|By Caterina Spinaris|
Editor’s note: This story is being shared with us by Desert Waters Correctional Outreach, a non-profit organization dedicated to the well being of correctional staff and their families. From time to time, Corrections.com will publish articles from the Desert Waters newsletter, Correctional Oasis.
As in other branches of law enforcement, sexual involvement is not uncommon among corrections staff who are married or are in otherwise committed relationships. These behaviors cause a multitude of complications in the workplace and can also wreak havoc in people’s personal lives.
Here are some thoughts as to why corrections staff may get entangled in such relationships.
False sense of intimacy
Staff spends a good portion of their waking hours in close quarters with coworkers. In many cases they spend more time with coworkers than with their own partners. Together they share stressful and even traumatic experiences.
They bond with one another like soldiers in a combat zone. Staff may not confide in their partners about work to not cause them worry, to maintain professional confidentiality requirements, or to for- get about work while at home.
Over time they may come to believe that fellow employees understand and support them better than their own partners at home. Physical proximity coupled with shared unique experiences on the job can cause professional boundaries to collapse, and so affairs happen.
The corrections environment tends to be one of underlying tension, negativity and/or boredom. Distressing emotions get stirred up on the job with few healthy outlets. Romantic involvement in the workplace provides a jolt of excitement, a means of escape from unpleasant emotions, a mood-altering “fix.”
When a coworker flirts with a staff member with low self-esteem, the targeted per- son feels desirable, “special.” That person starts to think, S/he chose ME! I’m preferred over others! I’m hot!
So responding to a coworker’s romantic overtures ensures that these exhilarating feelings keep getting generated, at least for a season.
The processes of seduction and sexual activity provide powerful yet temporary mood lifts. As the effects wear off, sex addicts seek new “highs” through new conquests and new experiences.
And the pattern keeps getting repeated. In some cases even sex addicts fall for the games of others who are deeper into their sex addiction, who are more of a true sexual predator on the “hunt” for their next victim.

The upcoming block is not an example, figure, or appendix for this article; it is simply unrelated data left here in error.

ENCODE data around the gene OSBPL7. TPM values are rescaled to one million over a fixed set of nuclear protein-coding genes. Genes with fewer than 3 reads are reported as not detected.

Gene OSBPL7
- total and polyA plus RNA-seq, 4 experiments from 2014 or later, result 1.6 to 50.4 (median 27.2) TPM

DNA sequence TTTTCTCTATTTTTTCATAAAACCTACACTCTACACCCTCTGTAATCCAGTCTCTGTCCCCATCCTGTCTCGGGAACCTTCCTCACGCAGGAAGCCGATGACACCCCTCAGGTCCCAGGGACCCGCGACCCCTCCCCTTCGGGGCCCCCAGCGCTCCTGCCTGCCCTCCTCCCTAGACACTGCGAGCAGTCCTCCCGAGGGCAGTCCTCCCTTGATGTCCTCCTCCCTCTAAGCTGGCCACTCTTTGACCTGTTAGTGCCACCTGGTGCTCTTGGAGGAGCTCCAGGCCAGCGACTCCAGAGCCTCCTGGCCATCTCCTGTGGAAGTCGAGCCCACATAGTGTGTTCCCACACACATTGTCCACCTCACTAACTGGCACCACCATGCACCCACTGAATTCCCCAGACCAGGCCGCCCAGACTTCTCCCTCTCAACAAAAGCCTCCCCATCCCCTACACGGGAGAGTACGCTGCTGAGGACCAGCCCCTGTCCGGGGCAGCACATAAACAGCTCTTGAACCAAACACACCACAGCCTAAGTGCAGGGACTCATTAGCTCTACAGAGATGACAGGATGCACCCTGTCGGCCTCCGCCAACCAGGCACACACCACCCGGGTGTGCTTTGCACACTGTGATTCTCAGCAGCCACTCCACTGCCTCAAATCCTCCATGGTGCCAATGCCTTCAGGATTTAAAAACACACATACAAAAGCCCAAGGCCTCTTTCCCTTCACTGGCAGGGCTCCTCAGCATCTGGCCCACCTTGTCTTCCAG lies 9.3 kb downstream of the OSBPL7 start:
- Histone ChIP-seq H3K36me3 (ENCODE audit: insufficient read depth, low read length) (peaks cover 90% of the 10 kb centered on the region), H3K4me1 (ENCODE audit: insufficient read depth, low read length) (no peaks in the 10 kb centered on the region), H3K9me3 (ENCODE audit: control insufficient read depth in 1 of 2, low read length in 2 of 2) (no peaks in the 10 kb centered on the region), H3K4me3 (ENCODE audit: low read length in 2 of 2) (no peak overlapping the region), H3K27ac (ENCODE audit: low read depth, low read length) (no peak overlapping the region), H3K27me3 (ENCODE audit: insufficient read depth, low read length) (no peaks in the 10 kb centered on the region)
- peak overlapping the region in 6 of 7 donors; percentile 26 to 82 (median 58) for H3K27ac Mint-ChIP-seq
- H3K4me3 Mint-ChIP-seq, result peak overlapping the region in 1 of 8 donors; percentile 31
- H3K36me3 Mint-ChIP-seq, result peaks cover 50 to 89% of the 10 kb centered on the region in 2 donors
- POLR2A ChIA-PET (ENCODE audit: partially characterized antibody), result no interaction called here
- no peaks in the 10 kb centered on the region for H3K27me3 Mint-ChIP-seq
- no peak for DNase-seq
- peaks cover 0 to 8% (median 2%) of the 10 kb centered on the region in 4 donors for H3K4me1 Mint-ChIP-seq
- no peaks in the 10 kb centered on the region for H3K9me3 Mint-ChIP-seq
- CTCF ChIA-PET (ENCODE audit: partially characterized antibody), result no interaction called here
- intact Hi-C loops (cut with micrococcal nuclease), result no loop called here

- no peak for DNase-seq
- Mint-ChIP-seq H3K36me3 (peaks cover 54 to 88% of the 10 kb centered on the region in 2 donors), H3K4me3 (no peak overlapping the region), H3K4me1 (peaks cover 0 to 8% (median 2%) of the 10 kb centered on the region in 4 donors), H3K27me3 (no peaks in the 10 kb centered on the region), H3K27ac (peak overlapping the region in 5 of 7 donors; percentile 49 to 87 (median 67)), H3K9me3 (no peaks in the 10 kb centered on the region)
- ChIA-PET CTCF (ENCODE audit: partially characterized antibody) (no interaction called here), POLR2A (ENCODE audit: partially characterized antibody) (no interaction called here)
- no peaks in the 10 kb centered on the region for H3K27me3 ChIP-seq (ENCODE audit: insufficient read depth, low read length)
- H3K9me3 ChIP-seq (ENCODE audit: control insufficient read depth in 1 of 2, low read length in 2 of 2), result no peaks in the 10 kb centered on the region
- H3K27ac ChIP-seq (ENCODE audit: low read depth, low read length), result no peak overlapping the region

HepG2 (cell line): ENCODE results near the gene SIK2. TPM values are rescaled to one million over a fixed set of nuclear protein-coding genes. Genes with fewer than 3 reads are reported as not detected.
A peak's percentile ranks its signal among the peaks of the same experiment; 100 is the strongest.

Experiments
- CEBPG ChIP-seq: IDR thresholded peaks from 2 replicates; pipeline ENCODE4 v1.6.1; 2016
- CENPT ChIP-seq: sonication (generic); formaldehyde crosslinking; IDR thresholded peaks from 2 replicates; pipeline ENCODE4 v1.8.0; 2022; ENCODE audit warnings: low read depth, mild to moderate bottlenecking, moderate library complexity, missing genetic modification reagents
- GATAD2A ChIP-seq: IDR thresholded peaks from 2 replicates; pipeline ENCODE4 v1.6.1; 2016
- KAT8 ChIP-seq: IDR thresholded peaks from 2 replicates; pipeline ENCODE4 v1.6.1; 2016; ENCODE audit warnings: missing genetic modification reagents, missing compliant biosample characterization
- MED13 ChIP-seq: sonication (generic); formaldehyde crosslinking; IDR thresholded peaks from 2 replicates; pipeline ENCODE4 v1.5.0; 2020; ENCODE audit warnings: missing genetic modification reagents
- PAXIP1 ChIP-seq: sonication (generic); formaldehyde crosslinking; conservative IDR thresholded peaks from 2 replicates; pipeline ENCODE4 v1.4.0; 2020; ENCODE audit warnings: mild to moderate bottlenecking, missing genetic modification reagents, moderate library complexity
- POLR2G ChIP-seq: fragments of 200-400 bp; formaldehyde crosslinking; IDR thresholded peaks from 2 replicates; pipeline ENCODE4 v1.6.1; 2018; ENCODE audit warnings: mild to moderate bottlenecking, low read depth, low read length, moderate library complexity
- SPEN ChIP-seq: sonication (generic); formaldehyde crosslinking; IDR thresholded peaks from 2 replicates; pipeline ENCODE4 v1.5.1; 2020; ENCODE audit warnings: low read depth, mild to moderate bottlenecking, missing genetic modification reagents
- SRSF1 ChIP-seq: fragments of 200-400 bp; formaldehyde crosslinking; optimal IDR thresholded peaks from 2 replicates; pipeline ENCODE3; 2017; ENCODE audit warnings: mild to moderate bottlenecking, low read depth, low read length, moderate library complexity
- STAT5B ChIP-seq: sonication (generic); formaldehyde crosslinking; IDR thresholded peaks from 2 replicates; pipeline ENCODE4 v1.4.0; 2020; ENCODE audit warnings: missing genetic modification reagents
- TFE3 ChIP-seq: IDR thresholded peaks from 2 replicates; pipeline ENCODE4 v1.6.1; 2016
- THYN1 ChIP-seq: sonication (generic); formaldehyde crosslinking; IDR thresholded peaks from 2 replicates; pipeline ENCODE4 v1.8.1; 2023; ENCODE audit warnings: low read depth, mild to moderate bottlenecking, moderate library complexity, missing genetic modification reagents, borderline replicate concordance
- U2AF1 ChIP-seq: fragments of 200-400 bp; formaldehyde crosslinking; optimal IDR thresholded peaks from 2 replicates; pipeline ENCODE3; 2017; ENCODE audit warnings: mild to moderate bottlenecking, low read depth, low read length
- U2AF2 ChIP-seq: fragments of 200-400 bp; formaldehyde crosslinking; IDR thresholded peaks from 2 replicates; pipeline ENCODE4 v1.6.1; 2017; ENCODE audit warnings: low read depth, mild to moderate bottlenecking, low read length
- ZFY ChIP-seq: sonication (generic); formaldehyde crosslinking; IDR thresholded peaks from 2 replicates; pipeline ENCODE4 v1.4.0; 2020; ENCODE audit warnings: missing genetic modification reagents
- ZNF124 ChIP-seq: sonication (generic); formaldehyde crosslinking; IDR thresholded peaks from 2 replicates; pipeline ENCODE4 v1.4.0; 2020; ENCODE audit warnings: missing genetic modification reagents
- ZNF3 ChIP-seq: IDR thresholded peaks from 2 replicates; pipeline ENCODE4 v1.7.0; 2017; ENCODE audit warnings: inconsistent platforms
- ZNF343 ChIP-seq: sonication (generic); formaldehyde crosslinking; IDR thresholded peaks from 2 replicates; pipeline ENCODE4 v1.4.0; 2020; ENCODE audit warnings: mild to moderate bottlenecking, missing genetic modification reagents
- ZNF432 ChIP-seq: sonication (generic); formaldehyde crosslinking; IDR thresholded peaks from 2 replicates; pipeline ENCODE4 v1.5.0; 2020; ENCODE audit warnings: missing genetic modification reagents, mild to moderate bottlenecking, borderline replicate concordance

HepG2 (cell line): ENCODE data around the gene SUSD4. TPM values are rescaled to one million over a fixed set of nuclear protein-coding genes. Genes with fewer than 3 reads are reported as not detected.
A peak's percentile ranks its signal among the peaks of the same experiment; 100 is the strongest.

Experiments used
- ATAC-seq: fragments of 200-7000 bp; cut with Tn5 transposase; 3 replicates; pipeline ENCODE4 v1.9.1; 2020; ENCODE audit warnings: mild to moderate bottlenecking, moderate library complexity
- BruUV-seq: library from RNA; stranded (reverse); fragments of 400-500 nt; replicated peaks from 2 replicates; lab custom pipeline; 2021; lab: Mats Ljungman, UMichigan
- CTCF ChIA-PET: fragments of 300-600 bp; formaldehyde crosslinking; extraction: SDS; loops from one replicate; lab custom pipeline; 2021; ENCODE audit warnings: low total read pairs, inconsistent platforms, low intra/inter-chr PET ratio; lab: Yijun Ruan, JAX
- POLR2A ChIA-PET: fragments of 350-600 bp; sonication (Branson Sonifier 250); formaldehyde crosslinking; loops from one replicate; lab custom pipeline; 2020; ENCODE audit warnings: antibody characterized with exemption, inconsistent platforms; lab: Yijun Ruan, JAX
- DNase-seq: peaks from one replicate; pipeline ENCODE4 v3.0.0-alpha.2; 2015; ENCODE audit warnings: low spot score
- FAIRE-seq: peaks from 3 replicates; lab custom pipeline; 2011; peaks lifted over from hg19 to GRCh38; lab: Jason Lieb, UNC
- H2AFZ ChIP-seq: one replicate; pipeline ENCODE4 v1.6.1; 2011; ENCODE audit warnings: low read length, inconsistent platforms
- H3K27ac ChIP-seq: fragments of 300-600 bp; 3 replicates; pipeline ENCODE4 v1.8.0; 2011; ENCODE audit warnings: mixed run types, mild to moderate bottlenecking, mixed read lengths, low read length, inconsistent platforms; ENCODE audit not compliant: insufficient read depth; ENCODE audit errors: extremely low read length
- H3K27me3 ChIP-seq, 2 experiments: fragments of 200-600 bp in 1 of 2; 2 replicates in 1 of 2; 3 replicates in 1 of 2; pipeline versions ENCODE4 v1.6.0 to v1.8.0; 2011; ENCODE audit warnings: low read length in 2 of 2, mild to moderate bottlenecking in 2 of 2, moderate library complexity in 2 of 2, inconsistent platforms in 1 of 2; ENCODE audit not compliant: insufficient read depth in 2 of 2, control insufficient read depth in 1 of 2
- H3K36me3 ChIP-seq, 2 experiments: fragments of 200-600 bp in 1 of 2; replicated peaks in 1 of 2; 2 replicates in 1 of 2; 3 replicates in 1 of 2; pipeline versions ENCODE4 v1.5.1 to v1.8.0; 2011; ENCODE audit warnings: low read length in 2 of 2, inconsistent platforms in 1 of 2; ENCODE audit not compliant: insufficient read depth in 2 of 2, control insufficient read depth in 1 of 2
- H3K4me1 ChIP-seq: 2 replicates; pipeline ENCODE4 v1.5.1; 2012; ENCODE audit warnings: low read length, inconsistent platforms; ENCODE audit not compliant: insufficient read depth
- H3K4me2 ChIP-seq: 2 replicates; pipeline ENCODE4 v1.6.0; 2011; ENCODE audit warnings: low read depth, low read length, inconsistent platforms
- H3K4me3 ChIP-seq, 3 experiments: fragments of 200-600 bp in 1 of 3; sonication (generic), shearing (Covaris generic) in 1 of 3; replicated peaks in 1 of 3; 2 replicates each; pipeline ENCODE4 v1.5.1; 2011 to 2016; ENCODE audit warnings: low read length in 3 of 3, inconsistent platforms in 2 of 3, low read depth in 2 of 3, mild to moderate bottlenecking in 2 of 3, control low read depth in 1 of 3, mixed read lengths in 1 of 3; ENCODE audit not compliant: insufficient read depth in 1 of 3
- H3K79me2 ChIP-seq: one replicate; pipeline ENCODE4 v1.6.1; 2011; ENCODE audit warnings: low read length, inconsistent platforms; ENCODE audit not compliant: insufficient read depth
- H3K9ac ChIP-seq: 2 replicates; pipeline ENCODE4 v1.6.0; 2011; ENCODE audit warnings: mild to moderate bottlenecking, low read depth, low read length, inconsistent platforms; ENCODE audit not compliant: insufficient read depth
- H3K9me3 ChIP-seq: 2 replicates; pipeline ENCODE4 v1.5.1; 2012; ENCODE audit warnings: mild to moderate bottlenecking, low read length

So those who just wanted to “play” may end up devastated, feeling used and discarded later on.
Exposure to certain behaviors desensitizes people to them. Staff’s conduct influences other staff.
When exposed to coworkers’ involvement with fellow employees, some staff might come to regard this as acceptable or even advantageous behavior, and they may follow suit.
What can keep staff from getting caught in these traps?
Count the cost.
Is a fleeting thrill worth destroying years of investment in your partner and your family? Is it worth damaging your integrity, your self- respect, and perhaps your career?
If you find that you are strongly attracted to a coworker, ask to be moved to a different team, a different shift or even a different facility. Seek professional counseling to learn to distinguish between love and infatuation, and to address addictive acting-out patterns.
Examine your beliefs about yourself
The less you truly love and respect yourself in healthy ways, the more you’ll expect others to make you feel lovable and respectable. Sooner or later your partner will disappoint you. If you can’t shore yourself up through your inner resources at low points in your committed relationship, you’ll look elsewhere for an ego boost.
Get help for these issues, as they are not likely to go away on their own. Your future and your family’s future depend on it.
Caterina Spinaris Tudor, Ph.D., is the founding Director of Desert Waters Correctional Outreach, (www.desertwaters.com) , a Colorado nonprofit corporation dedicated to the well-being of corrections staff and their families.
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